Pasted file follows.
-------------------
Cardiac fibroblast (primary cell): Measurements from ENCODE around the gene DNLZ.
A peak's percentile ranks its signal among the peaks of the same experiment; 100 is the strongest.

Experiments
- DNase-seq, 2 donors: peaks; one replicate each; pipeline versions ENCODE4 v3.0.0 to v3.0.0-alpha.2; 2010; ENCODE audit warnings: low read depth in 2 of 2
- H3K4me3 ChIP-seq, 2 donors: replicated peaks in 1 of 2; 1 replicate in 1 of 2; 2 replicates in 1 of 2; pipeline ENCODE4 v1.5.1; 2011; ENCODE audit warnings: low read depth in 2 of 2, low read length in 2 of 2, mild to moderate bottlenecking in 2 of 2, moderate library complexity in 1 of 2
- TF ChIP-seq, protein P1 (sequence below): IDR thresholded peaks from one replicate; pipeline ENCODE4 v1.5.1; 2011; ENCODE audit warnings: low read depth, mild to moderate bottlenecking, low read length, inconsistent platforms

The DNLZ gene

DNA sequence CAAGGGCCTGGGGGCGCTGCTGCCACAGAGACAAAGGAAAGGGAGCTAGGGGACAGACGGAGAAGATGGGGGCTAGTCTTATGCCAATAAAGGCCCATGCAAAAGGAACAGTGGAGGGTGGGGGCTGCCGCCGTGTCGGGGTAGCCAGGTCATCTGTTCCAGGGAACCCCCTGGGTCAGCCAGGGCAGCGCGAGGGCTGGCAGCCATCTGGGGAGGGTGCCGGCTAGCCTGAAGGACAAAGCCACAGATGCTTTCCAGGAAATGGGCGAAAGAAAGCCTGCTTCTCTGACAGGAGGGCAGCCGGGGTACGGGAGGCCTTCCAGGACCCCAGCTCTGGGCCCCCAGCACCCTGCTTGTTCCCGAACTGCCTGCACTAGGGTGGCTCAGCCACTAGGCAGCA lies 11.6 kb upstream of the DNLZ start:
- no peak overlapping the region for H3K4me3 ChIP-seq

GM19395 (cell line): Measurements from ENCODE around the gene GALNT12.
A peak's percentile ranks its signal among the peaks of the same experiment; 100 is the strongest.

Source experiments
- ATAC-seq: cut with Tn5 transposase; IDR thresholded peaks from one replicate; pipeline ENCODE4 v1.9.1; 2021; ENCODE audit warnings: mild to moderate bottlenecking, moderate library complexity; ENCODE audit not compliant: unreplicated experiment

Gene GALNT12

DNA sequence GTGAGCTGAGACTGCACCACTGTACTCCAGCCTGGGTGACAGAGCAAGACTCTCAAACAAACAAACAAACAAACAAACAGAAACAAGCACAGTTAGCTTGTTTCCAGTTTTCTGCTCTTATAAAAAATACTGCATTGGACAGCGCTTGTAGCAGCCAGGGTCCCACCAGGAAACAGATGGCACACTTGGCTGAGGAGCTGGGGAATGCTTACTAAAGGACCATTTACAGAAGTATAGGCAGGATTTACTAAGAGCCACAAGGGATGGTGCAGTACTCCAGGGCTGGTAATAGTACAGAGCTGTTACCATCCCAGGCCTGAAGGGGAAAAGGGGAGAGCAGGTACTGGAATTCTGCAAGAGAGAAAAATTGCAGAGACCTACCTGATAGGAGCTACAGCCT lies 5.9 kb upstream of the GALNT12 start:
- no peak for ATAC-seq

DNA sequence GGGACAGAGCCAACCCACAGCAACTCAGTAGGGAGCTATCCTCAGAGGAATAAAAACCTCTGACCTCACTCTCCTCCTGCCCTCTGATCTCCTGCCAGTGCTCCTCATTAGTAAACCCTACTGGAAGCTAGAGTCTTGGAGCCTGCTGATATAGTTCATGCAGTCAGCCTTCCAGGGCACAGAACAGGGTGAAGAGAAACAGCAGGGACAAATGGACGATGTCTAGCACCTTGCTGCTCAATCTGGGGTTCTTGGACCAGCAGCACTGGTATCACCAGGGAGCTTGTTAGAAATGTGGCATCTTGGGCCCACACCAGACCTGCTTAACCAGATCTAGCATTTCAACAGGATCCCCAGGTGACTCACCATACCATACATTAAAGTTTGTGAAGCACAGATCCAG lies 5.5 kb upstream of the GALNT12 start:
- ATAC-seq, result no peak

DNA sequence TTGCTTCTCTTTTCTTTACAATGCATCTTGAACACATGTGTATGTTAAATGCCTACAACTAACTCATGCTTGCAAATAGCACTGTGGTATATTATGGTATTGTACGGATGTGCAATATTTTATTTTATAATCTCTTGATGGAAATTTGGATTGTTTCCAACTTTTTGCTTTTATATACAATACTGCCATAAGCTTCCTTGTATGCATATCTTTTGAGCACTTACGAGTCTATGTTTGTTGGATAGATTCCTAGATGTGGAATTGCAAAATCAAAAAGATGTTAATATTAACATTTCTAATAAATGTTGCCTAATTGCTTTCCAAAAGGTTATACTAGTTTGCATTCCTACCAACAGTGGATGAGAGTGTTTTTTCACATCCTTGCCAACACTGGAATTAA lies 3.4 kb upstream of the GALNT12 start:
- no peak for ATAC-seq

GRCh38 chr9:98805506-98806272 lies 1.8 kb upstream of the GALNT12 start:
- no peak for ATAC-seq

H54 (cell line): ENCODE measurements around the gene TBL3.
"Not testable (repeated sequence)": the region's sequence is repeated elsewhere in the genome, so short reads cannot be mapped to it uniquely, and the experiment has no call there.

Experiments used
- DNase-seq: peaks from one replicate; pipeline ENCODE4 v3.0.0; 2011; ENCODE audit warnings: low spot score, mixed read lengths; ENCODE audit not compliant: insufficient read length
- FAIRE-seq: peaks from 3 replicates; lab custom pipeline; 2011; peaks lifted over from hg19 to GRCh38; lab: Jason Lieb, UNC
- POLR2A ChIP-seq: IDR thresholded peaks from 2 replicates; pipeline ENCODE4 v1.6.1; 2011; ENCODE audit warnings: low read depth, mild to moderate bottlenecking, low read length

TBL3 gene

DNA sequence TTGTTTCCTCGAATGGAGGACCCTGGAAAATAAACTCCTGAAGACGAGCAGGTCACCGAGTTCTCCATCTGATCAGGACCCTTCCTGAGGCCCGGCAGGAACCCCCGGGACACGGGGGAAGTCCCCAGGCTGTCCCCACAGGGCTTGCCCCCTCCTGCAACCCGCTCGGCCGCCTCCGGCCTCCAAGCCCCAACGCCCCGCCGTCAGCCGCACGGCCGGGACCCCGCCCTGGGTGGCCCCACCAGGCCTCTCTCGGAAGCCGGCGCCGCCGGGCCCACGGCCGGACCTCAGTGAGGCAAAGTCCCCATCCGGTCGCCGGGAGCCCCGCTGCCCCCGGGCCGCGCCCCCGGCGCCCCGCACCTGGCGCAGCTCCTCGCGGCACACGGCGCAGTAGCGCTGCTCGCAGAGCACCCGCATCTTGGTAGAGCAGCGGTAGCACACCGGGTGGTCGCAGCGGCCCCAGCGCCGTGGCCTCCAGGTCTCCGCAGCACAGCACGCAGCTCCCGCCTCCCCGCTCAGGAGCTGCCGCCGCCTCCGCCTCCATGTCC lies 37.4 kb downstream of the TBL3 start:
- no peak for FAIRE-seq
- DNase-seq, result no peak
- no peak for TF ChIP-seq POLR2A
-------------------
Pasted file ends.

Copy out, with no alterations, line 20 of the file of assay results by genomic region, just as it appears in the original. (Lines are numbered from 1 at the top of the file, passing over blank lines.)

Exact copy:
- no peak for ATAC-seq